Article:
By LINDE HOFF
In 2011, an experienced pilot was attempting to land in a mountainous area in the dark. Unfortunately, he had a problem with his equipment, so his GPS was scrambled and useless to him — a pilot’s worst nightmare in these modern days.
He was relying solely on what he could see out the window of the cockpit, as well as guidance from air traffic controllers, to help him land safely at the closest airstrip.
Since it was all happening quickly and at night with no electronic equipment to guide the pilot, the tower crew was woefully unsuccessful in assisting him, and he ended up crashing his airplane into the side of a mountain.
Fortunately, he survived the accident — only the second person in history to make it out alive out of 100 who had ever crashed on that particular mountain pass.
What is perhaps most interesting about this story is that had that pilot been in Montana, he would most likely not have had that accident, because of the lighted beacons still in existence today on the state’s mountain ￼passes.
About 90% of airplanes today have GPS units in them, but there are still pilots who fly at night and use the beacons, as well. You often hear pilots call it, endearingly, “flying the beacons.”
The pinkish-colored line from a GPS, which leads a pilot from one destination to another, doesn’t take into account there could be a mountain in the way. In order to get that detail, the pilot has to be looking at a separate map.
So, if a pilot isn’t paying very close attention while flying in the dark, he could easily fly into a mountain without the ever-critical beacons in the sky in the state of Montana.
In today’s digital world, some might argue these beacons are no longer useful, like the lighthouses peppering the coastlines of the world and now, sadly, falling into decay.
However, stop any pilot and talk with them about the lighted guideposts in the Montana skies, and you’ll hear they are anything but quaint and irrelevant.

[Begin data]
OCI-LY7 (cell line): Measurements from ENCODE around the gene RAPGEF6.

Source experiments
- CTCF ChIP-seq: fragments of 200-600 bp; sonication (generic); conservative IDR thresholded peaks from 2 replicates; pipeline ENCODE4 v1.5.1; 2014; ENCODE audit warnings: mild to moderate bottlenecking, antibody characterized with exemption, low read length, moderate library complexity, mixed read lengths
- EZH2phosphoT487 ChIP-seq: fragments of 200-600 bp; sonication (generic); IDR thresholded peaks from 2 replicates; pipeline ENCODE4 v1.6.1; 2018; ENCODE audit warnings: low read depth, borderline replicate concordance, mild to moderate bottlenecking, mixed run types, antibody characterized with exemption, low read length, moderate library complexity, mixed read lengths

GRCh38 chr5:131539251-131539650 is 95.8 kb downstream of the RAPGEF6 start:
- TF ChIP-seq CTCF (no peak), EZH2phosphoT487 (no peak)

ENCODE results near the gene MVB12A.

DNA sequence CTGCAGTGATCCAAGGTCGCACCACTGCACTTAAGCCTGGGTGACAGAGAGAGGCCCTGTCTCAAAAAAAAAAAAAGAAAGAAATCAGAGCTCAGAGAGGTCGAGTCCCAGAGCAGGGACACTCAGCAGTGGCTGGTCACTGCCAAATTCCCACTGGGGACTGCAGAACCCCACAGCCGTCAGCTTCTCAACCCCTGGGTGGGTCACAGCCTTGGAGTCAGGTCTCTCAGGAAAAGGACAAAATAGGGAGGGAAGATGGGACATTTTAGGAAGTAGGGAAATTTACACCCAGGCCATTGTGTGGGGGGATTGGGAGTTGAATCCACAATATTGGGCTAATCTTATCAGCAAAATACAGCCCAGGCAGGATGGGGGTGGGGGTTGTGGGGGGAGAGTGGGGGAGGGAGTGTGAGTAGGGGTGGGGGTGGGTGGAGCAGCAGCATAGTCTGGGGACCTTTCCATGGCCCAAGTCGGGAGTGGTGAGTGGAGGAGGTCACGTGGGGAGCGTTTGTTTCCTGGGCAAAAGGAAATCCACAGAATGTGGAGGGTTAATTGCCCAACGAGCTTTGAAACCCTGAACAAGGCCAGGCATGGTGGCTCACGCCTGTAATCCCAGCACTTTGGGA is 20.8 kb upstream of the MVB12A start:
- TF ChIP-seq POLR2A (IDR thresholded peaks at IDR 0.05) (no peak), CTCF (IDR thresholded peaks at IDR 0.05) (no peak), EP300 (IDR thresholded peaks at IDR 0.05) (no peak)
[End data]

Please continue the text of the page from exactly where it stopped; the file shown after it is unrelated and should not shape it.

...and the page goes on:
Instead, you will get a sense of pride that the state continues to maintain a fully operational network of these historical, yet important, aviation flares through the mountains, north from Monida Pass to Great Falls and east from the Idaho panhandle to Bozeman.
So how did this network originate?
In 1925 Congress passed the Air Mail Service Act to provide, for the first time, federal funding to develop service for mail delivery via airplane at night. Working in tandem with the Bureau of Lighthouses, the U.S. Commerce Department developed a strategy to build an 18,000-mile system of lighted airway beacons.
Beacon towers were erected “every 10 miles across flat terrain and every 15 miles in more rugged areas,” according to the Axline/Hampton report, written in 2014 for the National Register of Historic Places.
In 1926 the work was initiated, and the first airway was finished in Montana in 1927, running north-south, connecting Great Falls to Salt Lake City.
“The last beacon erected on the route was the beacon on MacDonald Pass,” Axline Chapman wrote. “On Nov. 22, 1927, an estimated 4,000 people braved frigid weather to attend an event at Helena Municipal Airport to celebrate the completion of the beacon system.”
That same day in November 1927 in Helena, Montana, Northwest Airlines (only just auditioning in the commercial aviation arena), offered a night flight from Minneapolis to Seattle, with stops in both Helena and Butte, utilizing these illuminating beacons to safely get their passengers to their destinations.
The groundwork for the modern federal airway system had been laid and anointed in Helena, Montana.
By 1945 Montana had 39 beacons illuminated across the state, and the system flourished nationwide until the 1960s. By 1965, eight federally-operated beacons in Montana remained, all of which were located in mountain passes.
Another 13 were transferred to state control and operated and maintained by the Montana Aeronautics Division of the State Department of Transportation.
Today, the beacon atop MacDonald Pass is listed on the National Register of Historic Places and is easily visible from U.S. Highway 12.
More importantly it still guides pilots safely through and over the peaks during the darkened hours while the light shines and sends its important signal of warning.
But today the beacons are becoming dark as the state is not fixing them as they break down.
The Montana Pilots Association (MPA) has thwarted attacks on the beacons in the past, noting they are a safety net pilots have enjoyed for many years. MPA officials say the cost to maintain the system is roughly $1,000 per beacon per year.
“So what is a pilot’s life worth in the state of Montana, not to mention those passengers who might be in the plane with him or her?” MPA officials ask.
Technology is wonderful but not perfect, and it will oftentimes break down, so I just hope when I step onto my next flight — whether it be commercial or private — all systems are “go,” because there might not be a beacon to bring us home safely over the mountains.
If you want to help fight to keep the beacons shining, please email the governor at Governor.mt.gov/Home/Contact/ ShareOpinion or call 406-444-3111.
See related story here.